Though it may not be remembered as much as the big summer blockbusters raging around it, Money Monster delivers a solid, if at times, rough, entry into the 2016 filmscape.
Directed by Jodie Foster, Money Monster opens on the set of a high rated and ostentatious investment show days after a major investment firm, Ibis Capital, loses $800 million in capital. This causes many who bought into Money Monster’s host Lee Gates’ (George Clooney) advice that investment was “safer than a savings account,” to lose a great deal of money. The show is quickly interrupted by a delivery man, Kyle Budwell (Jack O’Connell, who wants answers for why all of his life’s savings is gone and blames Gates and Ibis CEO Walt Camby (Dominic West) for his loss.
It’s possible for even a stellar performance to be overlooked with a sketchy start, and I was so afraid the main character, Lee Gates, was about to fall into this tough category. When the conflict of the story was presented, Clooney seem to fall into a great rhythm. Clooney began the movie playing a caricature of snappy “entertainment journalism” but showed his considerable chops as a life-hardened bitter man with nothing but his financial success to look back on.
Unfortunately the same could not be said for the show’s director, Patty Fenn (Julia Roberts). Roberts was not a weak link but her considerable talent seemed wasted on a secondary character who is stuck sitting in a room delivering exposition and pushing forward the plot rather than engaging with either of the leading men. In the movie’s fast paced third act, Roberts gets a real chance to stretch her legs, but at that point the movie had already swung so far away from the initial premise that she became an almost unnecessary voice during the film’s most thrilling moments.
Speaking of thrilling moments, the antagonist turned voice of the people, Kyle Budwell (Jack O’Connell), really stole the show, delivering a high energy and charismatic performance from beginning to end. Whether taking the studio by force, being dressed down as a failure from his girlfriend (Emily Mead), or calling out the most powerful people on Wall Street, O’Connell’s performance added a much needed level of excitement when the plot seemed to crumble.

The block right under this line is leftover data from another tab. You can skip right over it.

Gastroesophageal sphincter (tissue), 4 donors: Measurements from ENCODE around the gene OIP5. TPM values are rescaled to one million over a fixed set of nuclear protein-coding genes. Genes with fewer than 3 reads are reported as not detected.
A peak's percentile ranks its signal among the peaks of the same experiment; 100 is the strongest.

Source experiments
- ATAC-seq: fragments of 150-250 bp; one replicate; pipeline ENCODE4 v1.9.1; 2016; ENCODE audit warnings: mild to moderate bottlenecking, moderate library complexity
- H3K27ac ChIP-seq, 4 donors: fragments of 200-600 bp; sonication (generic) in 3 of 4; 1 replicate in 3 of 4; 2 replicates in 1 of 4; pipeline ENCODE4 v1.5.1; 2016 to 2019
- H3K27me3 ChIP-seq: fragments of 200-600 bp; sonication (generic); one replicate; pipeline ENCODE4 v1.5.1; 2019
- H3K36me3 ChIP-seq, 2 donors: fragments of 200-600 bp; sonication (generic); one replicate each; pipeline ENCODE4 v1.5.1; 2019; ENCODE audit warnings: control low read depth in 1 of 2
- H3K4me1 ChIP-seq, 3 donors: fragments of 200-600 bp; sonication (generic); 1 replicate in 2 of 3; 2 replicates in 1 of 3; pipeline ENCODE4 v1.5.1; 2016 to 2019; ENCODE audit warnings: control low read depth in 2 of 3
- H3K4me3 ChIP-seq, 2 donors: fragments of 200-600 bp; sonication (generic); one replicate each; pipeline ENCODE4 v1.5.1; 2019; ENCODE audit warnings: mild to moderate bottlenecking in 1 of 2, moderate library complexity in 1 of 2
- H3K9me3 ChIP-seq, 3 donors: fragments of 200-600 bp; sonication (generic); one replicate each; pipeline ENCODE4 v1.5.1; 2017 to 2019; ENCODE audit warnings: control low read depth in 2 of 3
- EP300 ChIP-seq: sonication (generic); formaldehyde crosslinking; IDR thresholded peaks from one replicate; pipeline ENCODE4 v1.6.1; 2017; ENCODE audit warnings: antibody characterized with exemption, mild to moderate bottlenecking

Now to address the foundation of the movie, the script. This movie unfortunately used great emotionally charged and exciting moments to tell a mostly by-the-numbers plot about a convoluted international financial fraud that lost a major investment firm and ton of people a lot of money. Not only that, the point of view switched between the action in the studio, the bumbling attempts of the police to get into the studio, an intrepid communications representative (Caitriona Balfe) attempting to uncover the truth, a wall street CEO and COO trying to cover up a really tough to follow controversy, and a studio producer running around New York. It seemed to me this movie was a story about deep characters discovering purpose in intense conflict but the movie constantly forced you away from such plots to worry about what was happening in the police van outside the building.
I enjoyed this movie for about the entire time I watched it. Propped up by a powerhouse ensemble and an often well choreographed scene structure, Money Monster delivered a solidly thrilling and often humorous experience. It may not have made me think any differently about the financial issues threatening the world today, but it definitely made me fall in love with old Hollywood again.
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